Bariatric Surgery Misconceptions
- Understanding The Truth about Bariatric Surgery Misconceptions
Bariatric Surgery Misconceptions
There are many Bariatric Surgery Misconceptions that people have heard and affect their decision on performing the surgery or not.
Here, we are going to discuss them and find the truth.
Do people who have metabolic and bariatric surgery regain their weight?
Longitudinal studies prove that most people who undergo bariatric surgery maintain a successful weight-loss in the long run. Only a small percent of the patients who may regain a small amount of weight two years later or more after the surgery. A successful weight loss can be defined as the weight-loss equal to or even greater than half of the excess body weight.
The encouraging outcome is achieved by the patient’s improved quality of life. This massive and maintained weight loss can only be achieved through the surgery. Only one percent of the population who can achieve it through diet and exercise proving bariatric surgery to be the best choice.
Is death cause from metabolic and bariatric surgery more prevalence the death cause from Obesity?
People with obesity has many issues that may threaten their lives such as the diabetes type 2 and, hypertension and even more. Information from ASMBS Bariatric Centre of Excellence database reveals that the risk of death within one month after bariatric surgery averages 0.13 percent or approximately one out of 1,000 patient showing that the rate is very low compared to other operations
Other studies revealed the same too for bariatric surgery patients throughout time compared to people affected by severe obesity who have never had the surgery. For instance, cancer death rate is reduced by 60% bariatric patients who go through the surgery. The surgery also reduces the obese related diseases.
Surgery is a cop-out.’ Can diet and exercise help people with severe obesity lose and maintain weight?
People with severe obesity are observed to be resistant to long-term weight-loss by diet and exercise only, but Bariatric surgeries are effective in maintaining the long-term weight-loss because these procedures release some conditions caused by diet program that is responsible for rapid and efficient weight regain.
There are notable biological variations between someone who has lost weight by diet and someone of the same size and body structure to that of a person who has never lost weight at all.
Many patients become alcoholics after their Does bariatric surgery increase the rate of patients becoming alcoholics?
Only a small portion of bariatric patients claim to be alcoholic though, after some bariatric procedures, the drinking alcoholic beverages may increase blood alcohol levels higher than before the surgery. Therefore bariatric patients are advised to take some precautions such as:
- Avoiding alcoholic beverages
- Not that even a small amount of alcohol may increase intoxication
- Avoid operating or driving heavy equipment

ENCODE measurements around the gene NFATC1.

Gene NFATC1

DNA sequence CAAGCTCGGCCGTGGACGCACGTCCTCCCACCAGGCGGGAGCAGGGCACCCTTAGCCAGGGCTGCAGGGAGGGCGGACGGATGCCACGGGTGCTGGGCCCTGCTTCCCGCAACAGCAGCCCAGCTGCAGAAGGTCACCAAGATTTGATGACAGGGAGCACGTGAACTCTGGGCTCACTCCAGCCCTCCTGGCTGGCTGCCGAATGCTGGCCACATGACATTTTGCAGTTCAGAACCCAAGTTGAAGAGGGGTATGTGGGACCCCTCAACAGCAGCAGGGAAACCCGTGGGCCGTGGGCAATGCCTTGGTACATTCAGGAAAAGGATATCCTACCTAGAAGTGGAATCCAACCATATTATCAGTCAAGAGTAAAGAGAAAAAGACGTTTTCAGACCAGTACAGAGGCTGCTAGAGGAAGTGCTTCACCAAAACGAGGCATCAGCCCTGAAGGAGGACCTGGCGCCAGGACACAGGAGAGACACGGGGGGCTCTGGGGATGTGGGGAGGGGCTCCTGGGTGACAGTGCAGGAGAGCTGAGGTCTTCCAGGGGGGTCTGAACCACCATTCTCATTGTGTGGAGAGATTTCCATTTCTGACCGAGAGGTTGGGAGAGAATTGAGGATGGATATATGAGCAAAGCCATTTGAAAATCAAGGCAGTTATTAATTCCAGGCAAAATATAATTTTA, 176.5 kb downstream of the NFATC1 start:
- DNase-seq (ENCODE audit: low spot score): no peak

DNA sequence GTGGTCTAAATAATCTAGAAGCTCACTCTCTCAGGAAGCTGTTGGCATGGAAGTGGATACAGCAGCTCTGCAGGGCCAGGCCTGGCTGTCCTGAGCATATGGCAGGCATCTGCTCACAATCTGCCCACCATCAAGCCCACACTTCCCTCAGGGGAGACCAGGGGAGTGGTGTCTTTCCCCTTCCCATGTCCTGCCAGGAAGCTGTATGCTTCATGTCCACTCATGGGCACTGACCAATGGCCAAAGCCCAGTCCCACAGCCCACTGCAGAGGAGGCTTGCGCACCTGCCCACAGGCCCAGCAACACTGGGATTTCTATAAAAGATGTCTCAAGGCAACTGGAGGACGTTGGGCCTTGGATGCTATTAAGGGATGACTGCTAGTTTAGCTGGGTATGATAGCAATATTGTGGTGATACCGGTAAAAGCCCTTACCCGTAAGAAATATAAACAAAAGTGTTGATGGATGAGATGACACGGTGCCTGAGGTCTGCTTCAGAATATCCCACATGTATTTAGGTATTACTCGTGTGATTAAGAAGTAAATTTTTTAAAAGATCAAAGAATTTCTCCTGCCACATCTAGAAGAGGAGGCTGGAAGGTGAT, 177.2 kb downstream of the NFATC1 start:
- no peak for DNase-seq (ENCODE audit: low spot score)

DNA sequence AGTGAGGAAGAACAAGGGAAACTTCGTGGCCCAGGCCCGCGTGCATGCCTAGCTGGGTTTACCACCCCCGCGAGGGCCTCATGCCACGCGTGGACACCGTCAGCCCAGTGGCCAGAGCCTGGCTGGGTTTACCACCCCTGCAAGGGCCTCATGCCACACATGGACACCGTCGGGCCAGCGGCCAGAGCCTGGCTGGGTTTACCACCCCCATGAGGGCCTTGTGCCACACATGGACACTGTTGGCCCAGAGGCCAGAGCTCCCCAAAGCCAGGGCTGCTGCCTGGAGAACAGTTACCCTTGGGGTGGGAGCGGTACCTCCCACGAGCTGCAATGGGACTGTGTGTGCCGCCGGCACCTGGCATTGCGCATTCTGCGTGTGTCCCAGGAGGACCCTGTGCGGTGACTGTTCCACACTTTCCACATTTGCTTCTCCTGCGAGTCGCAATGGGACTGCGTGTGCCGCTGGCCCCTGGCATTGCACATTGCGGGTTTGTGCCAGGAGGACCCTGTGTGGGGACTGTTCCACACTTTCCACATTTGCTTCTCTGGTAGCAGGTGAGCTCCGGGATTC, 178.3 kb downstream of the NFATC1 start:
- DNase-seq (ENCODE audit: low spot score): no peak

- Seek help if they become addicted
Does Bariatric Surgery increases the risk for suicide?
Obese patients seeking Bariatric and metabolic surgery are likely to suffer from anxiety and depression. Therefore, Thorough bariatric programs require psychological evaluations before surgery, and many have behavioral therapists are available for patient consultations after Bariatric Surgery.
Is Obesity only an addiction, similar to alcoholism or drug dependency?
Obesity is a complex disease caused by many disorders, and it’s not easy to deal with because when dealing with drug or alcohol addiction, you only need to abstain, but you can’t abstain from eating as you have to eat to live. Weight gain occurs because of energy imbalance that may be caused by lack of adequate exercise and physical activity.
Therefore, treating obesity solely as addiction only benefits a few individuals whose cause of being obese is addictive and excess eating but would not benefit those affected by severe obesity.
After reading these, we have understood the Bariatric Surgery misconceptions that disturb many people. Therefore it is better to have a clear knowledge before deciding whether to undergo through Bariatric Surgery.
- The chance of dying from metabolic and bariatric surgery is more than the chance of dying from obesity.
As your body size increases, longevity decreases. Individuals with severe obesity have a number of life-threatening conditions that greatly increase their risk of dying, such as type 2 diabetes, hypertension and more.
Data involving nearly 60,000 bariatric patients from ASMBS Bariatric Centres of Excellence database show that the risk of death within the 30 days following bariatric surgery averages 0.13 percent, or approximately one out of 1,000 patients. This rate is considerably less than most other operations, including gallbladder and hip replacement surgery.
Therefore, in spite of the poor health status of bariatric patients prior to surgery, the chance of dying from the operation is exceptionally low. Large studies find that the risk of death from any cause is considerably less for bariatric patients throughout time than for individuals affected by severe obesity who have never had the surgery.
In fact, the data show up to an 89 percent reduction in mortality, as well as highly significant decreases in mortality rates due to specific diseases. Cancer mortality, for instance, is reduced by 60 percent for bariatric patients. Death in association with diabetes is reduced by more than 90 percent and that from heart disease by more than 50 percent.
Also, there are numerous studies that have found improvement or resolution of life-threatening obesity-related diseases following bariatric surgery. The benefits of bariatric surgery, with regard to mortality, far outweigh the risks. It is important to note that as with any serious surgical operation, the decision to have bariatric surgery should be discussed with your surgeon, family members and loved ones.
- Surgery is a ‘cop-out’. To lose and maintain weight, individuals affected by severe obesity just need to go on a diet and exercise program.
Individuals affected by severe obesity are resistant to long-term weight-loss by diet and exercise. The National Institutes of Health Experts Panel recognise that ‘long-term’ weight-loss, or in other words, the ability to ‘maintain’ weight-loss, is nearly impossible for those affected by severe obesity by any means other than metabolic and bariatric surgery.
Bariatric surgeries are effective in maintaining long-term weight-loss, in part, because these procedures offset certain conditions caused by dieting that are responsible for rapid and efficient weight regain following dieting. When a person loses weight, energy expenditure (the amount of calories the body burns) is reduced. With diet, energy expenditure at rest and with activity is reduced to a greater extent than can be explained by changes in body size or composition (amount of lean and fat tissue). At the same time, appetite regulation is altered following a diet increasing hunger and the desire to eat.